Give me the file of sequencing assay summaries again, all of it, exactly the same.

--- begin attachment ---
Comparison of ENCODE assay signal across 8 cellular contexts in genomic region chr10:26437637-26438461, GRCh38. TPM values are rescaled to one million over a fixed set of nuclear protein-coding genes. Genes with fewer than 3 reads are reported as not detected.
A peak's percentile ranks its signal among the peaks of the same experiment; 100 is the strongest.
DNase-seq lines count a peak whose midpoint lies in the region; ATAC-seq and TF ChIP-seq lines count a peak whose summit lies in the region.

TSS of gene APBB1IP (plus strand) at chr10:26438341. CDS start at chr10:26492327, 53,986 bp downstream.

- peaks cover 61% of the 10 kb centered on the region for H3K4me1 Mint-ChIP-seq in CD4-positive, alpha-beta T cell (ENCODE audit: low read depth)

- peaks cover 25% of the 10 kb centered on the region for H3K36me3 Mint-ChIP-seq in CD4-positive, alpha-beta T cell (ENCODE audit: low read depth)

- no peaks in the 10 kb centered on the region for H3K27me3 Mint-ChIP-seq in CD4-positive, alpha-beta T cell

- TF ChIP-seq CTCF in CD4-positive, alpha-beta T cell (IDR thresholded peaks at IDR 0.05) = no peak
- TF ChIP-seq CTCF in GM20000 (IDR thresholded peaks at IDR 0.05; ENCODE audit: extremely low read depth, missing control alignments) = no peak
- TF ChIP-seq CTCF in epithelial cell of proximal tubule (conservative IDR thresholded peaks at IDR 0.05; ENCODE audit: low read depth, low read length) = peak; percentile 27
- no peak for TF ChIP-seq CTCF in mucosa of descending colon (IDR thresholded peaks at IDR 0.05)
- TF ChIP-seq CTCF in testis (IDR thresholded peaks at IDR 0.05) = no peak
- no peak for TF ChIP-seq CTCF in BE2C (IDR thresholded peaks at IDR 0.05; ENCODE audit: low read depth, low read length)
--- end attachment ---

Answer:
Comparison of ENCODE assay signal across 8 cellular contexts in genomic region chr10:26437637-26438461, GRCh38. TPM values are rescaled to one million over a fixed set of nuclear protein-coding genes. Genes with fewer than 3 reads are reported as not detected.
A peak's percentile ranks its signal among the peaks of the same experiment; 100 is the strongest.
DNase-seq lines count a peak whose midpoint lies in the region; ATAC-seq and TF ChIP-seq lines count a peak whose summit lies in the region.

TSS of gene APBB1IP (plus strand) at chr10:26438341. CDS start at chr10:26492327, 53,986 bp downstream.

- peaks cover 61% of the 10 kb centered on the region for H3K4me1 Mint-ChIP-seq in CD4-positive, alpha-beta T cell (ENCODE audit: low read depth)

- peaks cover 25% of the 10 kb centered on the region for H3K36me3 Mint-ChIP-seq in CD4-positive, alpha-beta T cell (ENCODE audit: low read depth)

- no peaks in the 10 kb centered on the region for H3K27me3 Mint-ChIP-seq in CD4-positive, alpha-beta T cell

- TF ChIP-seq CTCF in CD4-positive, alpha-beta T cell (IDR thresholded peaks at IDR 0.05) = no peak
- TF ChIP-seq CTCF in GM20000 (IDR thresholded peaks at IDR 0.05; ENCODE audit: extremely low read depth, missing control alignments) = no peak
- TF ChIP-seq CTCF in epithelial cell of proximal tubule (conservative IDR thresholded peaks at IDR 0.05; ENCODE audit: low read depth, low read length) = peak; percentile 27
- no peak for TF ChIP-seq CTCF in mucosa of descending colon (IDR thresholded peaks at IDR 0.05)
- TF ChIP-seq CTCF in testis (IDR thresholded peaks at IDR 0.05) = no peak
- no peak for TF ChIP-seq CTCF in BE2C (IDR thresholded peaks at IDR 0.05; ENCODE audit: low read depth, low read length)